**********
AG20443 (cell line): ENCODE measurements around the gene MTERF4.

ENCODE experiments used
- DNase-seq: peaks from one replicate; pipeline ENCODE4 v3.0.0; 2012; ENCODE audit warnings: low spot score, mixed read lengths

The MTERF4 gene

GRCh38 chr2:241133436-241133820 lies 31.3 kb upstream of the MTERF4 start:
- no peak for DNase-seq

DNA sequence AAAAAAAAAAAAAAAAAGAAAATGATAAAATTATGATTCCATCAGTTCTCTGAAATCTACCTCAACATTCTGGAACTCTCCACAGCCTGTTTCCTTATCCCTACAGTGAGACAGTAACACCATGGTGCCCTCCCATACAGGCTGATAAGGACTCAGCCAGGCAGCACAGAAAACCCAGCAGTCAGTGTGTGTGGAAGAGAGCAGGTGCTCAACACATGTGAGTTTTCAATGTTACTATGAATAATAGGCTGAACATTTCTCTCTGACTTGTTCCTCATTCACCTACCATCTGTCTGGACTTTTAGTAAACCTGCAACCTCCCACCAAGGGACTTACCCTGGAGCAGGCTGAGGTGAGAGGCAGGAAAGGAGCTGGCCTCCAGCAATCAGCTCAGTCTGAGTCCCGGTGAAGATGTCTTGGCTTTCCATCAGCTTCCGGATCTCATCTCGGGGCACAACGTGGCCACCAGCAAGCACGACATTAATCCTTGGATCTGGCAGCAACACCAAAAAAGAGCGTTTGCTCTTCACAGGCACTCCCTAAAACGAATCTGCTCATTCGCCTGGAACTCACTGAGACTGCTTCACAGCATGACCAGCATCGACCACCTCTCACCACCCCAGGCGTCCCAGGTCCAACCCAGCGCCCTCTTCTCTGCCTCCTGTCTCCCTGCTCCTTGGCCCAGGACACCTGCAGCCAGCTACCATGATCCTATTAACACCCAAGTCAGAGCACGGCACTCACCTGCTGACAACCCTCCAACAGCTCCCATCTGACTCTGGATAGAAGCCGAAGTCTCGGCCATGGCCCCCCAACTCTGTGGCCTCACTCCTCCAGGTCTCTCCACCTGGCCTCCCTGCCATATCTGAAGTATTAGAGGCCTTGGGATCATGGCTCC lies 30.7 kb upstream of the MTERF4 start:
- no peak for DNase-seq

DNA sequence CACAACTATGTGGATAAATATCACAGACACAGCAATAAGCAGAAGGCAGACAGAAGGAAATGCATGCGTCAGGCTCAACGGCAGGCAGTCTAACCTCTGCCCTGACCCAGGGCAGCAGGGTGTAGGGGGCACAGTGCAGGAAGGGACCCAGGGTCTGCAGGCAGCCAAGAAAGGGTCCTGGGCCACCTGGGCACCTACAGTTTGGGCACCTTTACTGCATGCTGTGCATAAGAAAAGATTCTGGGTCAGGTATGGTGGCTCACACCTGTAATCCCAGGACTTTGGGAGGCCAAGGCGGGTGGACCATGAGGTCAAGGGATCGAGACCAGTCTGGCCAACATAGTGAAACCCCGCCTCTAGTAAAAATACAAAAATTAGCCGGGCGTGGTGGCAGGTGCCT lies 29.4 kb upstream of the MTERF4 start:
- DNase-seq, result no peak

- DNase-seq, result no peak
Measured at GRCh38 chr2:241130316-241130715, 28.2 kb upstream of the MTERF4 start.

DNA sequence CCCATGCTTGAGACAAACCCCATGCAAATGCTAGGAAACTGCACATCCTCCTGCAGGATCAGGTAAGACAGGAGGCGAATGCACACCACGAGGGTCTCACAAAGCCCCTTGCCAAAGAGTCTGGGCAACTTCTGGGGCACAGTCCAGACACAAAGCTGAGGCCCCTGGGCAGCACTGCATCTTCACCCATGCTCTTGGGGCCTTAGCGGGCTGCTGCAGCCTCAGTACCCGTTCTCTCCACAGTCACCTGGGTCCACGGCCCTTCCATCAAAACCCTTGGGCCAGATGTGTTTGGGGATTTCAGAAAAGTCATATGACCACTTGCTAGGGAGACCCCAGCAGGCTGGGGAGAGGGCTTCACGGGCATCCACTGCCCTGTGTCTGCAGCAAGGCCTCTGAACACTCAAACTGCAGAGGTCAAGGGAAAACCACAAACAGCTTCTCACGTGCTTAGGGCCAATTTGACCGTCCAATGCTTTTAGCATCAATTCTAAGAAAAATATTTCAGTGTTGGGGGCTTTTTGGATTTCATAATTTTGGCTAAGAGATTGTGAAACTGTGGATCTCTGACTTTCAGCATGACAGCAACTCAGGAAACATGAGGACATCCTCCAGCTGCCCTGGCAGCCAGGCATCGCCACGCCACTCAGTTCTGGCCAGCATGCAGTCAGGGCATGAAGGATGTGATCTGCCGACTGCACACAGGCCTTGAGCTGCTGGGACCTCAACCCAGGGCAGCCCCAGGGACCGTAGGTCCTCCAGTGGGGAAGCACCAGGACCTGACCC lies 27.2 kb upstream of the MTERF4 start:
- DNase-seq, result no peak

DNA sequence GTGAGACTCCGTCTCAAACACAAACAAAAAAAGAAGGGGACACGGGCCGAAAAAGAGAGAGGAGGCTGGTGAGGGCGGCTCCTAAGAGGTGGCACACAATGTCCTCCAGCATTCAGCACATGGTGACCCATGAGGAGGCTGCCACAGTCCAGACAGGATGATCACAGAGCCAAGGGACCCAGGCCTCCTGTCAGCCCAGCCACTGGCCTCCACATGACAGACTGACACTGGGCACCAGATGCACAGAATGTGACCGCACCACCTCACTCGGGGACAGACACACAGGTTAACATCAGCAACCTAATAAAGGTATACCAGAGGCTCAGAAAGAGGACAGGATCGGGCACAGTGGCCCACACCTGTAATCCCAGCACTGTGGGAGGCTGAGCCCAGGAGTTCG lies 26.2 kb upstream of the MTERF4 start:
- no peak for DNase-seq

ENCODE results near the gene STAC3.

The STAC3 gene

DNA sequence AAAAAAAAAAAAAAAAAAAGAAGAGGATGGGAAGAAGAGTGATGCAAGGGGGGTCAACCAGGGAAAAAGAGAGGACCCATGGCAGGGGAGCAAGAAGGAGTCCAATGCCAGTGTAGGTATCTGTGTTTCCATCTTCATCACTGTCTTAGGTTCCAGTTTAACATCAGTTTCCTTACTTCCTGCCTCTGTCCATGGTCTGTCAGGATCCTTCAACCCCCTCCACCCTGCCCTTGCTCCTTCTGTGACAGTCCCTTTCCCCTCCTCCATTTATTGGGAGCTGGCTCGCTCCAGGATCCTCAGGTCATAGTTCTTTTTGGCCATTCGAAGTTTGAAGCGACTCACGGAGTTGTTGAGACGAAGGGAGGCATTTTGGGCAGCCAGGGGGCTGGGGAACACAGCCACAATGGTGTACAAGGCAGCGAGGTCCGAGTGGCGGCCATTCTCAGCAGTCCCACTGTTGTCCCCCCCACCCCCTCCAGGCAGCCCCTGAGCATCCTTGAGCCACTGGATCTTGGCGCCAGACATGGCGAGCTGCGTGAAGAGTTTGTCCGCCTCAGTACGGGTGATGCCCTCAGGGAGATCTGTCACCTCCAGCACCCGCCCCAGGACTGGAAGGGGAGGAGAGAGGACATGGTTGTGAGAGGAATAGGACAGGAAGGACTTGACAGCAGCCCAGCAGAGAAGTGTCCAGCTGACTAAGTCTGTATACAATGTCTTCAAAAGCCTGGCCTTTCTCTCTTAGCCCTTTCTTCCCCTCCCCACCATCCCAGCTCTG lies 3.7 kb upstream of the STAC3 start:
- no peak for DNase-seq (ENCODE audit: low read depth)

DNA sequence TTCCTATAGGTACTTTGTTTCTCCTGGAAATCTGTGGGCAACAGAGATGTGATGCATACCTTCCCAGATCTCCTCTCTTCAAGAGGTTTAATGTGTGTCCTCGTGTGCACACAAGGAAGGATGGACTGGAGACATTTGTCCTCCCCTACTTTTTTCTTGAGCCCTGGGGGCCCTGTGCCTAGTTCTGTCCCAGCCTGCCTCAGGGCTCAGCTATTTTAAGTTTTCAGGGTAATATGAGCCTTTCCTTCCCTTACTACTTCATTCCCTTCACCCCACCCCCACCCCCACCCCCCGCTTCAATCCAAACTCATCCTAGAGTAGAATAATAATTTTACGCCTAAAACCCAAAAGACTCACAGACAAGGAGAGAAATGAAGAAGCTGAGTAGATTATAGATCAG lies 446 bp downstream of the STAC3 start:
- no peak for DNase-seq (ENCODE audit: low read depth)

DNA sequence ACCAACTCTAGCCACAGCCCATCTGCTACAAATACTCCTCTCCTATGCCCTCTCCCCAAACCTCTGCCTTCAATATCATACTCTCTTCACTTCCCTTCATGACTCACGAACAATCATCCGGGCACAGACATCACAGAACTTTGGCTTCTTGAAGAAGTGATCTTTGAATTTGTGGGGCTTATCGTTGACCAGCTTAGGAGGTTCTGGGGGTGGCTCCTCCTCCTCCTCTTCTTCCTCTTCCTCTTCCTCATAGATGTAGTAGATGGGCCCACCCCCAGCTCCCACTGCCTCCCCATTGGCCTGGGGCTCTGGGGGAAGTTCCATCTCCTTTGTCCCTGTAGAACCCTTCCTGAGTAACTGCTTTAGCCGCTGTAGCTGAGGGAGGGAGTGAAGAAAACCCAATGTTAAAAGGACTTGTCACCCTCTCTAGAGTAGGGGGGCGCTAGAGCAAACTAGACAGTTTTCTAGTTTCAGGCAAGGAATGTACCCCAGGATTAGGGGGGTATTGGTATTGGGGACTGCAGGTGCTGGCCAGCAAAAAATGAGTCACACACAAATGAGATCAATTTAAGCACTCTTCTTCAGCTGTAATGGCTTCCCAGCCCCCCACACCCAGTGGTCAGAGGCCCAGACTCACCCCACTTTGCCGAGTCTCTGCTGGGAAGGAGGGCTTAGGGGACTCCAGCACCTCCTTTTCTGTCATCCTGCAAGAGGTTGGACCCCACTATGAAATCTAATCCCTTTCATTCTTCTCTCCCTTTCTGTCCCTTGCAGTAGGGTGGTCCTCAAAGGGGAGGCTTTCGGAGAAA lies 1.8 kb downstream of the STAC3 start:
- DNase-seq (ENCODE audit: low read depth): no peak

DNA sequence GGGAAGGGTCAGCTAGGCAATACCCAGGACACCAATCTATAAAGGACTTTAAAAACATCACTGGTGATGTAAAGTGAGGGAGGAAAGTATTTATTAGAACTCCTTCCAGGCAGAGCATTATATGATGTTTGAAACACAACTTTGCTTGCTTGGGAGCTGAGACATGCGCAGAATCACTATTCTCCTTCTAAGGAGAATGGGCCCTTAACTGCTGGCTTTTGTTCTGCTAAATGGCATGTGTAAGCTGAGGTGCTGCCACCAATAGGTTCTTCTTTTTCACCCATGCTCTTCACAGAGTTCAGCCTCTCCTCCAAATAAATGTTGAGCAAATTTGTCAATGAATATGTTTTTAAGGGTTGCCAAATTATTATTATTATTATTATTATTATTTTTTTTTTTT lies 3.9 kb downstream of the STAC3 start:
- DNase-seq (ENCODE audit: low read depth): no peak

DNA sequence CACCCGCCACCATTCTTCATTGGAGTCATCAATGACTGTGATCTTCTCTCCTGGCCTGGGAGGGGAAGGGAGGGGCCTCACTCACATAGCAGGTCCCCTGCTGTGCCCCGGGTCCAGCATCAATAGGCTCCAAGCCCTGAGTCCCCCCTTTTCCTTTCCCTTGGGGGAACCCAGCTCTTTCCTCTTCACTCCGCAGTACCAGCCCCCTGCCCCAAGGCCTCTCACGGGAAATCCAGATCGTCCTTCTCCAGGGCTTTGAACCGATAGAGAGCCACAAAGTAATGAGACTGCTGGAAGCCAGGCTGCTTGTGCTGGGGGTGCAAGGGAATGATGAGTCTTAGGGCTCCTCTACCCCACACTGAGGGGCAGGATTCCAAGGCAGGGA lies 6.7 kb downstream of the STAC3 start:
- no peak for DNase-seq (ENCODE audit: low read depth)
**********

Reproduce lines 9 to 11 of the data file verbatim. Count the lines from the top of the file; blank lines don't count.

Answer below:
DNA sequence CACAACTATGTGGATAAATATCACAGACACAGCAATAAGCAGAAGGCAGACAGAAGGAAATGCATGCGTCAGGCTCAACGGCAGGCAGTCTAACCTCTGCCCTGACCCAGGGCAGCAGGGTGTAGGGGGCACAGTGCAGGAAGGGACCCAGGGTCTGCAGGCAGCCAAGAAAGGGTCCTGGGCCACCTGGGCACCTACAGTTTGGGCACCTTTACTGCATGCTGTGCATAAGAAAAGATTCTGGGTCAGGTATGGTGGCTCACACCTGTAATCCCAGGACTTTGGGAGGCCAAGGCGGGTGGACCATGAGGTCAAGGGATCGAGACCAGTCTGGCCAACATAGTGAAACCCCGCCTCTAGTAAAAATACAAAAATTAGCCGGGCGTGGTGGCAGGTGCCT lies 29.4 kb upstream of the MTERF4 start:
- DNase-seq, result no peak

- DNase-seq, result no peak